“Noble Lady, is the Noble Eightfold Path included in the Three Aggregates, or are the Three Aggregates included in the Noble Eightfold Path?”


“Sir Visākha, the Noble Eightfold Path is not included in the Three Aggregates. The Three Aggregates are included in the Noble Eightfold Path. Sir Visākha, right speech, right action, and right livelihood are included in the virtue-aggregate. Right effort, right mindfulness, and right concentration are included in the concentration-aggregate. Right perspective and right attitude are included in the wisdom-aggregate.”


“Noble Lady, what is concentration, what are the objects of concentration, what phenomena are the supports of concentration, and what is the development of concentration?”


“Sir Visākha, mental focus is concentration. The Four Establishments of Mindfulness are the objects of concentration. The Four Right Exertions are the supports of concentration. Practicing, developing, and repeating these is the development of concentration.”


The Three Formations


“Noble Lady, how many kinds of activity are there?”


“Sir Visākha, there are these three kinds of activity: physical activity, verbal activity, and mental activity.”


“Noble Lady, what is physical activity? What is verbal activity? What is mental activity?”


“Sir Visākha, breathing in and out is physical activity, thought and consideration is verbal activity, recognition and feeling is mental activity.”


“Noble Lady, why is breathing in and out physical activity? Why is thought and examination verbal activity? Why is recognition and feeling mental activity?”


“Sir Visākha, breathing in and breathing out are bodily phenomena bound to the body; therefore breathing in and out is physical activity. Previously one thinks and considers, and afterwards one breaks into speech; therefore thought and examination is verbal activity. Recognition and feeling are mental phenomena bound to the mind; therefore recognition and feeling is mental activity.”


Cessation of Recognition and Feeling


“Noble Lady, how is there the attainment of the cessation of recognition and feeling?”


“Sir Visākha, when a monk is attaining the cessation of recognition and feeling, it does not occur to him ‘I will attain the cessation of recognition and feeling,’ or ‘I am attaining the cessation of recognition and feeling,’ or ‘I have attained the cessation of recognition and feeling.’ Rather it is the prior development of his mind that guides it to that state.”


“Noble Lady, when a monk is attaining the cessation of recognition and feeling, what phenomena cease first: the body-formation, the speech-formation, or the mind-formation?”


“Sir Visākha, when a monk is attaining the cessation of recognition and feeling, the speech-formation ceases first, then the body-formation, then the mind-formation.”


“Noble Lady, how is there emergence from the cessation of recognition and feeling?”


“Sir Visākha, when a monk is emerging from the cessation of recognition and feeling, it does not occur to him ‘I will emerge from the cessation of recognition and feeling,’ or ‘I am emerging from the cessation of recognition and feeling,’ or ‘I have emerged from the cessation of recognition and feeling.’ Rather it is the prior development of his mind that guides it to that state.”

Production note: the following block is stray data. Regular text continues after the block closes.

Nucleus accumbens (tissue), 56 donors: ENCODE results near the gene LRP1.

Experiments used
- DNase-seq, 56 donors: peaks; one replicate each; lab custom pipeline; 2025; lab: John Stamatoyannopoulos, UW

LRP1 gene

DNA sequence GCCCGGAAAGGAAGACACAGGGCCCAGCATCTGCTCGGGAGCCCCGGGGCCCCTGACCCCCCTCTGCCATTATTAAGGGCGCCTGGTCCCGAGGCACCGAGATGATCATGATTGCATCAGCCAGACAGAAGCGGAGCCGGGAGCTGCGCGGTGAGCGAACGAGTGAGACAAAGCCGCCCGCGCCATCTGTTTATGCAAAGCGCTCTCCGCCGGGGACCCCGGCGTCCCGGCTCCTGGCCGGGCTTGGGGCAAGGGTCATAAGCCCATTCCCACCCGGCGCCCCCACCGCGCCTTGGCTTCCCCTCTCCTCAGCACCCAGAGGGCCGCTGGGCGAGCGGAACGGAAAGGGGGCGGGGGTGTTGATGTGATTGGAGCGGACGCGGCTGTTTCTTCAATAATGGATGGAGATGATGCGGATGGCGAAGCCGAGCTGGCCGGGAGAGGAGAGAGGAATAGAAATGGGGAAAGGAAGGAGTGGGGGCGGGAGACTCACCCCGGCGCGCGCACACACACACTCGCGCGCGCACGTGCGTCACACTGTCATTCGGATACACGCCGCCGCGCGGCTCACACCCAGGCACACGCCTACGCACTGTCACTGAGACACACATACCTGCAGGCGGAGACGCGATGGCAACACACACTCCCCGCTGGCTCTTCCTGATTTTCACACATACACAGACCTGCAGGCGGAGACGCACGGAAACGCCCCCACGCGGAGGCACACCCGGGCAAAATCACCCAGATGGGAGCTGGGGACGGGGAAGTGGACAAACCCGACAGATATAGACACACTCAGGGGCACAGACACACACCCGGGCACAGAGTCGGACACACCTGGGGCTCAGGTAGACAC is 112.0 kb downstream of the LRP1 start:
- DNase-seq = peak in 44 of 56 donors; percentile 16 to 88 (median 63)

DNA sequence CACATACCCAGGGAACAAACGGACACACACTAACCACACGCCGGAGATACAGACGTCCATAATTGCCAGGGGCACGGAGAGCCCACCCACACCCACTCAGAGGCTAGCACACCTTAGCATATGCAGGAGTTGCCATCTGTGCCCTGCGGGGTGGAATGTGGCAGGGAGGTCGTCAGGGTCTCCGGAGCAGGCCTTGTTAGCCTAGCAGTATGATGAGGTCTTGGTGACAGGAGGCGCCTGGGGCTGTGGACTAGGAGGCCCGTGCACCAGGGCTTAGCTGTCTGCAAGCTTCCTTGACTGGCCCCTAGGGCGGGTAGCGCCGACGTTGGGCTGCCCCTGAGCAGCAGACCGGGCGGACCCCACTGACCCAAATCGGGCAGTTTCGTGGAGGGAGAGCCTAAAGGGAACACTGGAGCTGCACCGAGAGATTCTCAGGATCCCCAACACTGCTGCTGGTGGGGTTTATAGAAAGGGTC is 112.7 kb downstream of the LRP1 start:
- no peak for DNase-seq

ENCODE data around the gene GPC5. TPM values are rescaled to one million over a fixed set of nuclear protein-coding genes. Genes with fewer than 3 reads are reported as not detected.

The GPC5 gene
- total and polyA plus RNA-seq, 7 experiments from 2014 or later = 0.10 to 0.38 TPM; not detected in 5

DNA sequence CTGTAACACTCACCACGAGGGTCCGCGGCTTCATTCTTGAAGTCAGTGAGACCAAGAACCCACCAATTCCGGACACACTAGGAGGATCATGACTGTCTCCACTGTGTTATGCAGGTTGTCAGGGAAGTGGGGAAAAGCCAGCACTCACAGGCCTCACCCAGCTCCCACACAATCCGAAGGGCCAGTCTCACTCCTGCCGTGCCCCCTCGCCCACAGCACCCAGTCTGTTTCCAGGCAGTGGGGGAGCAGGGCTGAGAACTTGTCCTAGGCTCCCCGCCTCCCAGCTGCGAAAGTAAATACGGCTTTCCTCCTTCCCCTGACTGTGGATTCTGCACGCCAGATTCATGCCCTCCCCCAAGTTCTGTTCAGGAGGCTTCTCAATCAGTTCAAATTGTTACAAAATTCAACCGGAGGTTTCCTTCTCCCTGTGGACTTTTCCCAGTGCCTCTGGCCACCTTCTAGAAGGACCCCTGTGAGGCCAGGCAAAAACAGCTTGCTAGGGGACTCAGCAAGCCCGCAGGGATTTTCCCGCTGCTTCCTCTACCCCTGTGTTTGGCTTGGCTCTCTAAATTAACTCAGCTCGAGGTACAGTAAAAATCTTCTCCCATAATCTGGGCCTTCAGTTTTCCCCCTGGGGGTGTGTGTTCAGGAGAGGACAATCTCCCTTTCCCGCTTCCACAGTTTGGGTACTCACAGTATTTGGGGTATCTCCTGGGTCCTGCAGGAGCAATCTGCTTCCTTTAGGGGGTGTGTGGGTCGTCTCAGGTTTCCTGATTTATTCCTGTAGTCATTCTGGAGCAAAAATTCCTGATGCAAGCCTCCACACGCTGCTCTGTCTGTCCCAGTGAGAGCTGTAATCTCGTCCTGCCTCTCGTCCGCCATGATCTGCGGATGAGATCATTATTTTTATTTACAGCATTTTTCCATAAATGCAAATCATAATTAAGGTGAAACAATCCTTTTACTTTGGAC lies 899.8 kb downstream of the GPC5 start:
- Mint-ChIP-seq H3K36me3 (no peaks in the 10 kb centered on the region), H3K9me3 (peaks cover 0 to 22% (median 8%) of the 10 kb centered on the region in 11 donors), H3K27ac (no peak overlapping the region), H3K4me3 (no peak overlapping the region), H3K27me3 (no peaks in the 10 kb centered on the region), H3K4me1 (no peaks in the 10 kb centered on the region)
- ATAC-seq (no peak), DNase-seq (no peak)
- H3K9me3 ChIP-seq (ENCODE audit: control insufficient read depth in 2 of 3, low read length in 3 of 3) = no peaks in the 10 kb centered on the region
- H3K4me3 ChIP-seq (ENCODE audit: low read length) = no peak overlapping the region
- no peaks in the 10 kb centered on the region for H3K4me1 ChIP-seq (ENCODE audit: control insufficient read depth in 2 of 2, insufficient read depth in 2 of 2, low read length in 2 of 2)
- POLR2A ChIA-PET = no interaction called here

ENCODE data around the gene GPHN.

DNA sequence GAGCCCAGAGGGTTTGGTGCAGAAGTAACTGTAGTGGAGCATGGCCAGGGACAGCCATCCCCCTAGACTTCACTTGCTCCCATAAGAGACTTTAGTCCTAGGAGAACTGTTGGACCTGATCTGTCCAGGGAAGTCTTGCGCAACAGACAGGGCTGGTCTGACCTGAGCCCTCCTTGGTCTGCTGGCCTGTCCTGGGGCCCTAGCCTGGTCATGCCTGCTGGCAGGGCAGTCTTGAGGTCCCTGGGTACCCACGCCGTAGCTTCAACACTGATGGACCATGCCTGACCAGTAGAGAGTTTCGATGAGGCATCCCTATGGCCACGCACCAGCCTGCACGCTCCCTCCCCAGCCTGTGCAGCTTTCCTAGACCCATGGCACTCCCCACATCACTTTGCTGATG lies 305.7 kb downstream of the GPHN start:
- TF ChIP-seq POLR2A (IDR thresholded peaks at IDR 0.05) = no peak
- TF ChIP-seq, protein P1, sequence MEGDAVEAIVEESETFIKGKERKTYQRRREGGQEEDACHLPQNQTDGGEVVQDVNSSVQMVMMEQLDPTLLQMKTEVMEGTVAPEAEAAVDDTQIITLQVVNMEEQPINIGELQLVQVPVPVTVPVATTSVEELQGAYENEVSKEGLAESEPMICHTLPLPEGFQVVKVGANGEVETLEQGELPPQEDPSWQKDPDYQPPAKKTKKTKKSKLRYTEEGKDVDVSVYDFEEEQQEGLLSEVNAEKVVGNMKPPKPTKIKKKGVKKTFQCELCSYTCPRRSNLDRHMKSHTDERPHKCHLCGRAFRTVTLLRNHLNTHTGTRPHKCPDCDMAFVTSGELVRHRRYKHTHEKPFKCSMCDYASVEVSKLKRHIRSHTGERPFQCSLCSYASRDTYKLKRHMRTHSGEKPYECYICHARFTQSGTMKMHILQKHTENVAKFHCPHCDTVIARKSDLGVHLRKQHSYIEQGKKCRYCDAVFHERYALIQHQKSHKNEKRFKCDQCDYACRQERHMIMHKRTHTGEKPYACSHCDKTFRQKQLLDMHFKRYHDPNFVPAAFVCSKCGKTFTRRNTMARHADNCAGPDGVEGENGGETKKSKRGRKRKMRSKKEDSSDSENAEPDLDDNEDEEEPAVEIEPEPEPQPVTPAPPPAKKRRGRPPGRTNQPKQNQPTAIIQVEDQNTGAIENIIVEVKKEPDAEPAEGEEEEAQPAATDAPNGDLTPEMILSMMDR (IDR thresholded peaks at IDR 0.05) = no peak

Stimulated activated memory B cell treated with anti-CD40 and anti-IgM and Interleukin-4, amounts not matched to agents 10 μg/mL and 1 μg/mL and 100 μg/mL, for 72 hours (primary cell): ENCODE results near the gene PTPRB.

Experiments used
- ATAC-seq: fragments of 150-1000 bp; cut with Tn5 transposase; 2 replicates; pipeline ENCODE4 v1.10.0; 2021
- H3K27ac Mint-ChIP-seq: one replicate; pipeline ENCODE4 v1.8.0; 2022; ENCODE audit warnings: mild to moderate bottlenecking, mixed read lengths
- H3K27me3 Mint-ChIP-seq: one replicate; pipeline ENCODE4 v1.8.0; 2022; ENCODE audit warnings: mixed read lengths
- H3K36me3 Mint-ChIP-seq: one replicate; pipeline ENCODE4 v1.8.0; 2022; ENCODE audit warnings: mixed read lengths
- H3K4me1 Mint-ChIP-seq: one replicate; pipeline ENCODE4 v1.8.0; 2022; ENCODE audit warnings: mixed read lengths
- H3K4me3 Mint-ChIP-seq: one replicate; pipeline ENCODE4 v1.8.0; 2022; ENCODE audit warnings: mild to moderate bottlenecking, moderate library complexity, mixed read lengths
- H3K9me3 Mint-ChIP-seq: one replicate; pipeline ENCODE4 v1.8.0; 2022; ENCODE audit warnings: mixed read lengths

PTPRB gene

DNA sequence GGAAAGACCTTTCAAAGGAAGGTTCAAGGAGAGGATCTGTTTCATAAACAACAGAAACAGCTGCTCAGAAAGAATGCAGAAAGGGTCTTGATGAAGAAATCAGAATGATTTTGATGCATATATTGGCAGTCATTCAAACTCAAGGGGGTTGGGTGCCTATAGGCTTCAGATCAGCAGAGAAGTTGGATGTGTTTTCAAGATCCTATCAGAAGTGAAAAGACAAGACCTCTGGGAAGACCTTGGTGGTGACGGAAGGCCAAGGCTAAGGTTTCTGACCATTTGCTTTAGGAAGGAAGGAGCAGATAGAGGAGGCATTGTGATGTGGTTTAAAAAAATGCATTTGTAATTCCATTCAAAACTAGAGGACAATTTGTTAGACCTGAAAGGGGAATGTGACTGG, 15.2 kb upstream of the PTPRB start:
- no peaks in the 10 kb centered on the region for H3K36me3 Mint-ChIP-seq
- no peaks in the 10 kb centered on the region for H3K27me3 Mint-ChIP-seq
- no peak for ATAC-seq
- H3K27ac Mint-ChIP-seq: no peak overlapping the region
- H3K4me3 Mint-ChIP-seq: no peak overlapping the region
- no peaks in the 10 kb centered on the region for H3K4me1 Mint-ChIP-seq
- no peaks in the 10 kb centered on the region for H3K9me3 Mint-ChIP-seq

“Noble Lady, when a monk is emerging from the cessation of recognition and feeling, what phenomena arise first: the body-formation, the speech-formation, or the mind-formation?”


“Sir Visākha, when a monk is emerging from the cessation of recognition and feeling, the mind-formation arises first, then the body-formation, then the speech-formation.”


“Noble Lady, when a monk has emerged from the cessation of recognition and feeling, how many kinds of contact touch him?”


“Sir Visākha, when a monk has emerged from the cessation of recognition and feeling, three kinds of contact touch him: emptiness contact, objectless contact, and undirected contact.”


“Noble Lady, when a monk has emerged from the cessation of recognition and feeling, what does his mind tend, lean, and incline towards?”


“Sir Visākha, when a monk has emerged from the cessation of recognition and feeling, his mind tends towards seclusion, leans towards seclusion, inclines towards seclusion.”


Feelings


“Noble Lady, how many kinds of feeling are there?”


“Sir Visākha, there are three kinds of feeling: pleasant feeling, unpleasant feeling, and neutral feeling.”


“Noble Lady, what is pleasant feeling? What is unpleasant feeling? What is neutral feeling?”


“Sir Visākha, anything, physical or mental, that is felt as pleasant and agreeable is ‘pleasant feeling.’ Anything, physical or mental, that is felt as unpleasant and disagreeable is ‘unpleasant feeling.’ Anything, physical or mental, that is felt as neither agreeable nor disagreeable is ‘neutral feeling.’”


“Noble Lady, in regard to pleasant feeling, what is pleasant and what is unpleasant? In regard to unpleasant feeling, what is pleasant and what is unpleasant? In regard to neutral feeling, what is pleasant and what is unpleasant?”


“Sir Visākha, a pleasant feeling is pleasant when it is stable and unpleasant when it changes. An unpleasant feeling is unpleasant when it is stable and pleasant when it changes. A neutral feeling is pleasant when there is knowledge and unpleasant when there is no knowledge.”